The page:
What a college basketball coach does when he sees his job become a dead end is the same thing a mechanic, newspaperman or truck driver does. He looks for another job. He looks for a chance to do his thing the way he wants to do it. That's why John Thompson, the Georgetown University coach, is talking to the University of Florida athletic director Thursday. Florida's basketball job is open and Thompson is at a dead end.

He won't say that. He leaves it to his friends to say Georgetown basketball is at a dead end. His friends will tell you that Thompson is tired of being promised a new basketball arena that is never delivered. He is tired of seeing blueprints for this mirage/arena. And it gets worse every time he drives up in front of McDonough Arena.

McDonough, where Georgetown plays its home games, is a ridiculous place to play bigtime college basketball. One assumes the powers that be at Georgetown are delighted with their basketball team's ascension into the elite of America. No dissenting voices have been heard. On the contrary, we regularly hear John Thompson's name bandied about on the unversity's behalf. The coach, we hear, is a tall and dignified symbol of what Georgetown University is a quest for excellence.

McDonough Arena is a symbol of, to be kind, benign neglect.

"It's stupidity, is what it is," said a man who knows how Thompson thinks.

McDonough Arena seats 4,000-people.

In a dazzling world of big-time basketball palaces -- Kentucky has 23,000 seats, Indiana 17,000, Maryland 14,500, Florida is moving into a 12,000-seat arena -- McDonough Arena is a laughable relic whose very existence says the school doesn't care all that much about basketball.

And every time John Thompson drives up in front of the arena he sees behind it another reminder of the dead end he is facing. Behind the museum/relic/gym is a brand new building called the Yates Field House, which is a giant building for intramural athletics. It has four basketball courts, eight tennis courts, a swimming pool, squash and racquetball courts, saunas and heaven knows what else. There is a running track and an artificial turf football field on the roof of the building.

Yates cost $7.5 million.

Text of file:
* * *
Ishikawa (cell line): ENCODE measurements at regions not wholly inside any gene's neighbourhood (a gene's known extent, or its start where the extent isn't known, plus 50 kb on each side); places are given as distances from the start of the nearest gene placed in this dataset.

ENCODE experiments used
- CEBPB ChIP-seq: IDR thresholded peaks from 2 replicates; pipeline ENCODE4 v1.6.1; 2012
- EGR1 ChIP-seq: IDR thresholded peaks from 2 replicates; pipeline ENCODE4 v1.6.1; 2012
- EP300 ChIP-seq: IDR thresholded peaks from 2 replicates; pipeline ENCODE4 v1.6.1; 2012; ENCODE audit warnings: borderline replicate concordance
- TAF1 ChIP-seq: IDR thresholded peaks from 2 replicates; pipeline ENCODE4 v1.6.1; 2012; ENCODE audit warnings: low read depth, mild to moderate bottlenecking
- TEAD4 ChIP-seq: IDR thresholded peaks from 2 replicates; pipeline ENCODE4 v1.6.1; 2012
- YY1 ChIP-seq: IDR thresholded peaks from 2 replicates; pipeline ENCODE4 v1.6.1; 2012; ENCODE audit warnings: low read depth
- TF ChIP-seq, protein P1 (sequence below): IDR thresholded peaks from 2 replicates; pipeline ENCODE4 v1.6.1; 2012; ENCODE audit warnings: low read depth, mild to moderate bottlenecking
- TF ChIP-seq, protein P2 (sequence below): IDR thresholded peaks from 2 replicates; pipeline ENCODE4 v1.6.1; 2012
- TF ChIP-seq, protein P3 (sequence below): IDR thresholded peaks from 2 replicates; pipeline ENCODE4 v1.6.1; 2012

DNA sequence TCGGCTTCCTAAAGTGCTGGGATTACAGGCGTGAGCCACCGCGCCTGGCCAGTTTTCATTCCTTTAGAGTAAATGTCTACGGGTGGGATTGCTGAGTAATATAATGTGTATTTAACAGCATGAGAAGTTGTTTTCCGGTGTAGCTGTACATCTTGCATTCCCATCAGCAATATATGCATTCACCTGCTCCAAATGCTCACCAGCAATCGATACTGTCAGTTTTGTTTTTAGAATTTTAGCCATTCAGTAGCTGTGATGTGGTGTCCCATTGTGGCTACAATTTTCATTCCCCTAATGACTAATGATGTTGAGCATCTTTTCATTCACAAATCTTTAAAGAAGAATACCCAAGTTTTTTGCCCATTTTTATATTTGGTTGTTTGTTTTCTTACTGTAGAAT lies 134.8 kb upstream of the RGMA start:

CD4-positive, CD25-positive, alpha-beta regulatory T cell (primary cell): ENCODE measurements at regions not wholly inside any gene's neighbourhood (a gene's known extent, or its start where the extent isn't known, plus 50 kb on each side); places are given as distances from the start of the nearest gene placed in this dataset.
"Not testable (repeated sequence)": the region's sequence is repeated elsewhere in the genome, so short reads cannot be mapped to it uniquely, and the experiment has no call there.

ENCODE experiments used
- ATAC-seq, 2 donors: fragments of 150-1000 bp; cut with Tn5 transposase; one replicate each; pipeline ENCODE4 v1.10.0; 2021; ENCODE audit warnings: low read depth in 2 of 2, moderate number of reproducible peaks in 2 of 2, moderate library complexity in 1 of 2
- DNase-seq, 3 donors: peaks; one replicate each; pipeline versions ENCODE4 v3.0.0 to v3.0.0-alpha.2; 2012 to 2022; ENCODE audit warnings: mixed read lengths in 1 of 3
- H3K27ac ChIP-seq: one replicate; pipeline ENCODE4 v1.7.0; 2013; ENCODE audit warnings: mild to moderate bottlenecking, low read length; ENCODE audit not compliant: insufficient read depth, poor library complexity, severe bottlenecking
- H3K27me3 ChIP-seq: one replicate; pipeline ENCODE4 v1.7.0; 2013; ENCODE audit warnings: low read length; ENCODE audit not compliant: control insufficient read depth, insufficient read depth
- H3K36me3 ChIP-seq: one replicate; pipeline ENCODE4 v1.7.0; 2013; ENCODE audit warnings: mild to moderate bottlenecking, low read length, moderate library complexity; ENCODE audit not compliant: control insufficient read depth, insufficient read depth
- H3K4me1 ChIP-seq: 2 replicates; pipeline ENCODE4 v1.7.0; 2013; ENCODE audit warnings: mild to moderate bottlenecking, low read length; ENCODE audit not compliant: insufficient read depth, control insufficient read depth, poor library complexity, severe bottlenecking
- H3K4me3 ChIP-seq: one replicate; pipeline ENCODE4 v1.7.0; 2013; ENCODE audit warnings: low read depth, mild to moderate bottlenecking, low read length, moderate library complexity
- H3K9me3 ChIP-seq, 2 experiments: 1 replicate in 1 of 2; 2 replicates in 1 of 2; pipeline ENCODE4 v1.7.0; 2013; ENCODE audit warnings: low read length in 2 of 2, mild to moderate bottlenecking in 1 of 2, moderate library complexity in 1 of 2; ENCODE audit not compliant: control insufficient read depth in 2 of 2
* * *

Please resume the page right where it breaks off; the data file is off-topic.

What John Thompson wonders is why, if the university wanted to put up that kind of building, it didn't include his basketball program in the plans?

Basketball coaches, we have to remember, are intensely competitive people who often see enemies where none lurk.

But if you're John Thompson and your university is patting you on the back of creating a top 20-caliber basketball program and you're asking for a new place to play and all they do is show you blueprints even as they spend $7.5 million to build a place where you can't play -- well, with friends like these, who needs enemies?

So John Thompson meets Thursday with Florida.

Some basketball people in Florida believe Norm Sloan, the North Carolina State coach and former Florida coach, has the job is he wants it. Those same people, though, said the same things about Duke's Bill Foster and Purdue's Lee Rose, who turned out to be not interested.

From an original list of 20-25 coaches, Florida has narrowed it to a dozen or so names and wants to be down to five men within 10 days, with a coach named by March 1 if the team isn't involved in postseason tournaments.

You want to know how bad Florida basketball has been?

In 60 seasons, it has won 20 games once.

In 60 seasons, it has played in one postseason tournament, the National Invitation Touranament. It has never been in the NCAA Tournament.

Florida basketball is so-bad that its team plays in the worst gymnasium in the Southeastern Conference. It also has the poorest record, 5-16, in the league.

That gymnasium seats 5,500 people.

It is McDonough South.

But now Florida has fired its coach, John Lotz, and is looking for "an established head coach, and it would be good if he has a big name," Richard Giannini, associate athletic director, said.

"I don't see Thompson as a name that the Florida alumni, who will have a say, will recognize," said a man who makes his living at basketball in Florida. "In educated basketball circles, we know who John Thompson is and how good he is. But in Florida they don't know Georgetown from George Washington."


That's exactly the dead end John Thompson faces.

With a 4,000-seat museum/relic/ gym, Thompson recruits in a conference with, say a Syracuse -- tonight's opponent, ranked No. 2 in the country -- that is leaving a 9,000-seat arena after this season to play in a 23,000-seat place.

McDonough against 23,000 seats is a mismatch.

It is a dead end for Georgetown basketball.

Which is why John Thompson, who loves Washington, is talking to a man from Florida.

And if Norm Sloan takes the job, well, that leaves the North Carolina State job open. And if Bill Foster leaves Duke for South Carolina, as he is expected to, then it won't be long before we see John Thompson talking to some more people.